Release preview users can test out the new version of Chrome, but the browser won’t work on ARM-based Windows 8 machines
Google has announced a Metro-compatible version of Chrome for Windows 8 for those running the release preview of the upcoming version of Microsoft’s operating system.
Interested users will be able to try the web browser in the next Chrome Dev channel, by setting it as the default browser.
Microsoft has pledged Windows 8 will work equally well with both PCs and tablets, with users able to switch between the traditional desktop and the new Metro interface, which is among a raft of new UI elements which have replaced Aero, which featured in both Windows Vista and Windows 7.
Google began working on a Metro-style version of Chrome in March, amid warnings that converting it would not be a straightforward task, as demonstrated by the difficulties experienced by Mozilla with its Firefox browser.
The initial release will support basic Windows 8 system functionality, such as charms and snap view, and Google will spend the next few months smoothing out the UI on Metro, improving touch support and ironing out any flaws with the help of feedback from users.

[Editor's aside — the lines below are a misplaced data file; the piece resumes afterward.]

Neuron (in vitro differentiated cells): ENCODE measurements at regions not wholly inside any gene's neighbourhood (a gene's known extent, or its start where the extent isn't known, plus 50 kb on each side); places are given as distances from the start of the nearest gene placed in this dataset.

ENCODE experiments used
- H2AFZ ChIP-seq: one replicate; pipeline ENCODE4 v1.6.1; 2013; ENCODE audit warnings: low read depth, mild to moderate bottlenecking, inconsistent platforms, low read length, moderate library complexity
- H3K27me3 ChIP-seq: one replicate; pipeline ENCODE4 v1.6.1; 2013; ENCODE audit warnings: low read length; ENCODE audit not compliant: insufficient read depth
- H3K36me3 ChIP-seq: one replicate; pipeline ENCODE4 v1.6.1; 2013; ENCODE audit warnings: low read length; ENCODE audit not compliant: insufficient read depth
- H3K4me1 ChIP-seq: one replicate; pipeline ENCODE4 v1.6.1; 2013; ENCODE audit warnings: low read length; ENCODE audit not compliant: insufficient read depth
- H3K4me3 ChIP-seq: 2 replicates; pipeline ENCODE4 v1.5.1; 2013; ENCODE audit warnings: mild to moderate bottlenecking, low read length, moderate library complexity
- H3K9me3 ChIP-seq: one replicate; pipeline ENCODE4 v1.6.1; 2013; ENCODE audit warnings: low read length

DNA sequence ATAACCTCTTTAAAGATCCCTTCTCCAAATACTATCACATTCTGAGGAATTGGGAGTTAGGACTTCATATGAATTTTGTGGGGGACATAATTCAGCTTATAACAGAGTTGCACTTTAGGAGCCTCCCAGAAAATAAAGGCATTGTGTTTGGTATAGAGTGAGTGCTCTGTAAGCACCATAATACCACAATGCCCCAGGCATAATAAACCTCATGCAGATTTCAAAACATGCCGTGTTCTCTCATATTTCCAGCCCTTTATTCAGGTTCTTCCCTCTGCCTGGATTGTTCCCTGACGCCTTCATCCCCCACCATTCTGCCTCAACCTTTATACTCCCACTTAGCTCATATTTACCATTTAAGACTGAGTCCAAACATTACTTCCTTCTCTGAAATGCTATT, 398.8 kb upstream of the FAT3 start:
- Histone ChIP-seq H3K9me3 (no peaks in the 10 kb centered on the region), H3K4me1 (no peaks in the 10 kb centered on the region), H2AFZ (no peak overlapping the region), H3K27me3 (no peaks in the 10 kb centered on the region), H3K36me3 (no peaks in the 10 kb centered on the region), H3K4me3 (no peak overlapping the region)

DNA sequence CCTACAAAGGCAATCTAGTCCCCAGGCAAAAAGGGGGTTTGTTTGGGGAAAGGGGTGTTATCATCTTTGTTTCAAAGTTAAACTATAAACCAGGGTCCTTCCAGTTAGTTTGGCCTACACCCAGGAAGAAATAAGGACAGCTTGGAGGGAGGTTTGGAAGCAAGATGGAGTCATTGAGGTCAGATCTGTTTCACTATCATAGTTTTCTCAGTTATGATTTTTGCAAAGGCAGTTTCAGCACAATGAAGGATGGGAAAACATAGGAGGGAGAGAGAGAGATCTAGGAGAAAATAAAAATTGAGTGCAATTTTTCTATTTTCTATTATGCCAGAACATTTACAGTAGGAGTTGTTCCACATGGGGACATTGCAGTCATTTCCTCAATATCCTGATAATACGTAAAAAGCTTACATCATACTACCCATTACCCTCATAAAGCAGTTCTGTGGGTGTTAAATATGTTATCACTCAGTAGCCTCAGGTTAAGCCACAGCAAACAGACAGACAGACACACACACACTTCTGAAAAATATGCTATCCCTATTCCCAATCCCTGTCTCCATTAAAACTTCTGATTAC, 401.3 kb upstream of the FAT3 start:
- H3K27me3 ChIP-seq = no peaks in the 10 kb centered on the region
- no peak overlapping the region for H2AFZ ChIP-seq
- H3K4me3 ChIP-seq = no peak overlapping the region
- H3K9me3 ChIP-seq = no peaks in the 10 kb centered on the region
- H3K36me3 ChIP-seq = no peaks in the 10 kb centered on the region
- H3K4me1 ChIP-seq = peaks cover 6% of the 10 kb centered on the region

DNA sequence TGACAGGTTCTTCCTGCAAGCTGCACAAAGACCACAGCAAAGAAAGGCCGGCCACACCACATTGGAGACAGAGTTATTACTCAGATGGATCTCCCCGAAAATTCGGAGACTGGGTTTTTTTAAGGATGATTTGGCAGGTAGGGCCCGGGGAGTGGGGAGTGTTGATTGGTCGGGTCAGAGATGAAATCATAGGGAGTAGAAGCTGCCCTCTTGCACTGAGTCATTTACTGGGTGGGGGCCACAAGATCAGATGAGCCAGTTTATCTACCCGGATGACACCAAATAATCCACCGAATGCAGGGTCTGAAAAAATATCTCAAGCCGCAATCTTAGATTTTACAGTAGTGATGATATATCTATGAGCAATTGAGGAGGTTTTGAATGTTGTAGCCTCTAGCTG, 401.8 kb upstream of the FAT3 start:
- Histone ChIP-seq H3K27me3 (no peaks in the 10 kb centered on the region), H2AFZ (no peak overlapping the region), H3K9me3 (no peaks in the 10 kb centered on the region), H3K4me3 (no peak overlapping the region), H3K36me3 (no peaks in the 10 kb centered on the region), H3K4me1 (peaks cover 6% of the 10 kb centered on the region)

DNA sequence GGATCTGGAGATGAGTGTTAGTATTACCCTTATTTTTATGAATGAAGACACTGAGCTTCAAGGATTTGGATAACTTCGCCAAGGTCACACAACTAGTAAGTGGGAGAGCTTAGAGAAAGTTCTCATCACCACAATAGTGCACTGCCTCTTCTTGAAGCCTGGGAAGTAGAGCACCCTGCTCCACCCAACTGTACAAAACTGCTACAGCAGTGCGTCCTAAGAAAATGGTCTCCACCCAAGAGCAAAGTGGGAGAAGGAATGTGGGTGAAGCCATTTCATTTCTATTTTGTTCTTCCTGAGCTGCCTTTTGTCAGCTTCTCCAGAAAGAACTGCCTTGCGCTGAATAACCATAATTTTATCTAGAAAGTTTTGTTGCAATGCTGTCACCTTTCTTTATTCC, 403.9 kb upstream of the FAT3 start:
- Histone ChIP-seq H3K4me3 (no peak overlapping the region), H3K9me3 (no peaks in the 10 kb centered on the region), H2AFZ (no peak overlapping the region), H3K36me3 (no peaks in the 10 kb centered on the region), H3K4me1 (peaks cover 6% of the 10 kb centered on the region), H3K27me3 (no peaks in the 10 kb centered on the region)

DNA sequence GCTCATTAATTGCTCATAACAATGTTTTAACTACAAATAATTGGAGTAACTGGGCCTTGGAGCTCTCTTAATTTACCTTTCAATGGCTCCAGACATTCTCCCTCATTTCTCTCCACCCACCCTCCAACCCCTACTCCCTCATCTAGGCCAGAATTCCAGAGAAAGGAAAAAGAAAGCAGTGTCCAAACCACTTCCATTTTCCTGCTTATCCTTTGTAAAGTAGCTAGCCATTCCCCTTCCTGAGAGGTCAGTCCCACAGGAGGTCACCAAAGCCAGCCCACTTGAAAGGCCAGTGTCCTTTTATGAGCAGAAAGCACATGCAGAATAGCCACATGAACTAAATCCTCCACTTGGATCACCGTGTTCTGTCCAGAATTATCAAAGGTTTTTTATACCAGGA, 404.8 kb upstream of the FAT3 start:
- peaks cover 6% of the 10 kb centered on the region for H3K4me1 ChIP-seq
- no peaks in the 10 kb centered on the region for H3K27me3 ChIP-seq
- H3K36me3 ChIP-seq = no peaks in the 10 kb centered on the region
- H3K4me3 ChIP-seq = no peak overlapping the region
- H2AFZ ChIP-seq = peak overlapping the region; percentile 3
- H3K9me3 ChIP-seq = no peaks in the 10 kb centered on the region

However the browser will only work on x86 and not WinRT, which is the version designed to run on ARM-based tablets as Microsoft has ensured that Internet Explorer is the only supported browser in non-Metro view. A number of WinRT tablets are expected to be released when Windows 8 is launched, possibly in October.
Both Google and Mozilla complained about Microsoft locking out other browsers from the classic version of WinRT.
“We’re committed to bringing the speed, simplicity, and security of Chrome into Windows 8, and we look forward to working with you on it,” said Carlos Pizano, software engineer and Metro Gnome at Google.
Last month, Chrome was the most popular browser in the world for a one week period in its history, toppling Internet Explorer temporarily. However, Microsoft’s browser remained the most popular in the UK and North America.
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